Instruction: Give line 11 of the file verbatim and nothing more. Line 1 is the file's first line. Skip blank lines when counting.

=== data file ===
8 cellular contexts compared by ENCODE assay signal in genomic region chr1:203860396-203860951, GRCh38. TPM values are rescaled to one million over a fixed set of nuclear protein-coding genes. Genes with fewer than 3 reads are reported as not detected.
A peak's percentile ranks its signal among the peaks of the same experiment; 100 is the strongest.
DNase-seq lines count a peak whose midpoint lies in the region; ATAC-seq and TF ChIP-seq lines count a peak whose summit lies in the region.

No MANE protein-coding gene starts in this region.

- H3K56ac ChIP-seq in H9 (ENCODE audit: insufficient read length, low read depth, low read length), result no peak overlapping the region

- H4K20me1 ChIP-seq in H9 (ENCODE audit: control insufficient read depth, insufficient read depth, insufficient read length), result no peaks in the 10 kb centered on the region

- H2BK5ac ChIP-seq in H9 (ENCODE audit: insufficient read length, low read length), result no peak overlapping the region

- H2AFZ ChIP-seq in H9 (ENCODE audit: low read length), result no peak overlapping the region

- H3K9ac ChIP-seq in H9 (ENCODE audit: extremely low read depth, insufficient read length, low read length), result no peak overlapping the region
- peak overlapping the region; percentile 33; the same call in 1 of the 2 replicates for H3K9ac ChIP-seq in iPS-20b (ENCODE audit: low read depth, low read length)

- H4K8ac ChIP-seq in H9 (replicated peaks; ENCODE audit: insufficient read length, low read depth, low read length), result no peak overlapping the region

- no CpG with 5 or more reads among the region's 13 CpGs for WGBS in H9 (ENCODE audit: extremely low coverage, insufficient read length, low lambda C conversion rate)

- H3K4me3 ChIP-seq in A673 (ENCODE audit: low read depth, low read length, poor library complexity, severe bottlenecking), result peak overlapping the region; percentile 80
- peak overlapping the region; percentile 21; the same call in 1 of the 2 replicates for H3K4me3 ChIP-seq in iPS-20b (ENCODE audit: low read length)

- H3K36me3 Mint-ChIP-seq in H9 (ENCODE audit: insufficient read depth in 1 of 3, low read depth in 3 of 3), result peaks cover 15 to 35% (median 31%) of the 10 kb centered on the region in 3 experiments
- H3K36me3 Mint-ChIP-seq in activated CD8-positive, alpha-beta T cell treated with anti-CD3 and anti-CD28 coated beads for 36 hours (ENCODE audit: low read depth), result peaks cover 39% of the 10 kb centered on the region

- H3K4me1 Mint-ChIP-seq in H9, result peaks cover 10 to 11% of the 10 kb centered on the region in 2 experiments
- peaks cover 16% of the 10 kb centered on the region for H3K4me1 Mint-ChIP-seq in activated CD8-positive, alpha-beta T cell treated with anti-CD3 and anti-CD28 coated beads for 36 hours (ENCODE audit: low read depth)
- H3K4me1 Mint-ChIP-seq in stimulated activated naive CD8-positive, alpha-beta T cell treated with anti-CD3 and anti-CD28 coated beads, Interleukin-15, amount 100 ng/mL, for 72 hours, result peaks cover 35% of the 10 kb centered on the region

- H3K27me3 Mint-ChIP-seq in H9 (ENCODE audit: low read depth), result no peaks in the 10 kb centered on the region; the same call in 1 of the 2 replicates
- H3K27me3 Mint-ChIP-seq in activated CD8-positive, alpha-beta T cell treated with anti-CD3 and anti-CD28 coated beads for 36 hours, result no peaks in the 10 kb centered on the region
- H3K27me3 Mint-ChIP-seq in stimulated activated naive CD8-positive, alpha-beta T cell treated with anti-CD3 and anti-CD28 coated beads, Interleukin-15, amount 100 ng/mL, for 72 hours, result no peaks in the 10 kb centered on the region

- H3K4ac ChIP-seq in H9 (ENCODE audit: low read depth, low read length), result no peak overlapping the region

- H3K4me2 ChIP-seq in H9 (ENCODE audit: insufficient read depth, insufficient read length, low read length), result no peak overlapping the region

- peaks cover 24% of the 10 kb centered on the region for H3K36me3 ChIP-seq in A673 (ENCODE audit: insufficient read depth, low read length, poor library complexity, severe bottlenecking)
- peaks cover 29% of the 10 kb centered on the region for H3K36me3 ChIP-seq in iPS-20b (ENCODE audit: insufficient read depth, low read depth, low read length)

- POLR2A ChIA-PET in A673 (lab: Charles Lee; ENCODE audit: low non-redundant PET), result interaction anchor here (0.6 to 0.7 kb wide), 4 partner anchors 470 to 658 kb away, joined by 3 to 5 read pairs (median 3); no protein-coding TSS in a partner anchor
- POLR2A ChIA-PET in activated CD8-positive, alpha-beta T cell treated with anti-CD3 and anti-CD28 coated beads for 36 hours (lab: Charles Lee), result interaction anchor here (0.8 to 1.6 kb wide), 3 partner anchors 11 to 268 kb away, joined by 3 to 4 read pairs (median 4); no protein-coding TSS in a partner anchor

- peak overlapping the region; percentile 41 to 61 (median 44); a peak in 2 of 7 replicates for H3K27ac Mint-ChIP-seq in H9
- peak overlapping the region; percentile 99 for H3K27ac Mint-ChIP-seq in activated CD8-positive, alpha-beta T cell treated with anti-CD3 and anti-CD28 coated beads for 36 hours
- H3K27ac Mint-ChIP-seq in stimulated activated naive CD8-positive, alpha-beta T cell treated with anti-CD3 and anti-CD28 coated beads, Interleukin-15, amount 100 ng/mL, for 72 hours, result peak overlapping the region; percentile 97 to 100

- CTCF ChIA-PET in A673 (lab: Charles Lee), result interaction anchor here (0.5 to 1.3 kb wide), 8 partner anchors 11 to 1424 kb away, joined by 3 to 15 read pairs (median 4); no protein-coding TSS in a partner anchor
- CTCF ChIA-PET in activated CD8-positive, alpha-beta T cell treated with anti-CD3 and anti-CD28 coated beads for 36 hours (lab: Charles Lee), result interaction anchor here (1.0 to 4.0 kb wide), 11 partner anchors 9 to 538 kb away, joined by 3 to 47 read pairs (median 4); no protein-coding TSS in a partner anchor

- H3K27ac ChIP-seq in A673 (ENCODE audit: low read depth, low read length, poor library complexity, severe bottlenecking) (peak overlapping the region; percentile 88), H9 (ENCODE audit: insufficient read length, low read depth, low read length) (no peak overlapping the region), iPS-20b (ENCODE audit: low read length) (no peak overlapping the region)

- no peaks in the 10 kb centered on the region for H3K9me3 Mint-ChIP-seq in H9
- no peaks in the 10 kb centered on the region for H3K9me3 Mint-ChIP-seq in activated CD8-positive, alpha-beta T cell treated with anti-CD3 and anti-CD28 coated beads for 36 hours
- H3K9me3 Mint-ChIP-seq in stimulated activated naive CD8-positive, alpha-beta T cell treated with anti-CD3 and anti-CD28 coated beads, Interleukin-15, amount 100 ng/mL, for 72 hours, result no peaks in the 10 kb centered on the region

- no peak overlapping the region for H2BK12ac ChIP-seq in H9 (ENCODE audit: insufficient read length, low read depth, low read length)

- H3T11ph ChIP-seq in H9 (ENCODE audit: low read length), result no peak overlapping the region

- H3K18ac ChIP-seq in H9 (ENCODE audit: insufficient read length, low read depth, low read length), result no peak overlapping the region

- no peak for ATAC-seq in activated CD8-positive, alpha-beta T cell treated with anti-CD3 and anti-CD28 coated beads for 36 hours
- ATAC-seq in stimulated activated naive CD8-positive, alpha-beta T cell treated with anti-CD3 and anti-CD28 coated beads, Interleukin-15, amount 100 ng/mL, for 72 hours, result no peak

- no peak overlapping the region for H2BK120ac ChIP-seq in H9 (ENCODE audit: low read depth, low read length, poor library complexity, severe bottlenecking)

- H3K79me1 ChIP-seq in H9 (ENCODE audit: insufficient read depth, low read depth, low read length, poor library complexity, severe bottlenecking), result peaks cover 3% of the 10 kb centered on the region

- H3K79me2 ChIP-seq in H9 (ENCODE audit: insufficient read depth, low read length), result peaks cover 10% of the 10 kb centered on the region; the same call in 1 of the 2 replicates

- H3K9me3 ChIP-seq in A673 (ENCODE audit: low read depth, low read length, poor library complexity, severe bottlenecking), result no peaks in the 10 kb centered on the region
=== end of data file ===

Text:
- H4K8ac ChIP-seq in H9 (replicated peaks; ENCODE audit: insufficient read length, low read depth, low read length), result no peak overlapping the region